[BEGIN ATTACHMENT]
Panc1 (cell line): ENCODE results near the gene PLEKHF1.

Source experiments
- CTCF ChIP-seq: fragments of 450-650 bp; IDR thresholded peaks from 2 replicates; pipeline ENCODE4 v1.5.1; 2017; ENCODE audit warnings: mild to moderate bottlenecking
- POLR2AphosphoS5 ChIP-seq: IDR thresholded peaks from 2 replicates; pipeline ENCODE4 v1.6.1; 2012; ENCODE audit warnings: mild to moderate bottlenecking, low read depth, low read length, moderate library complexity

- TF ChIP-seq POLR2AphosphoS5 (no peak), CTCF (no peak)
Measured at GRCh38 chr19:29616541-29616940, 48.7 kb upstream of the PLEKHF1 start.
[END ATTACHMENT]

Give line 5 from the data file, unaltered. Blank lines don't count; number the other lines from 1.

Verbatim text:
- TF ChIP-seq POLR2AphosphoS5 (no peak), CTCF (no peak)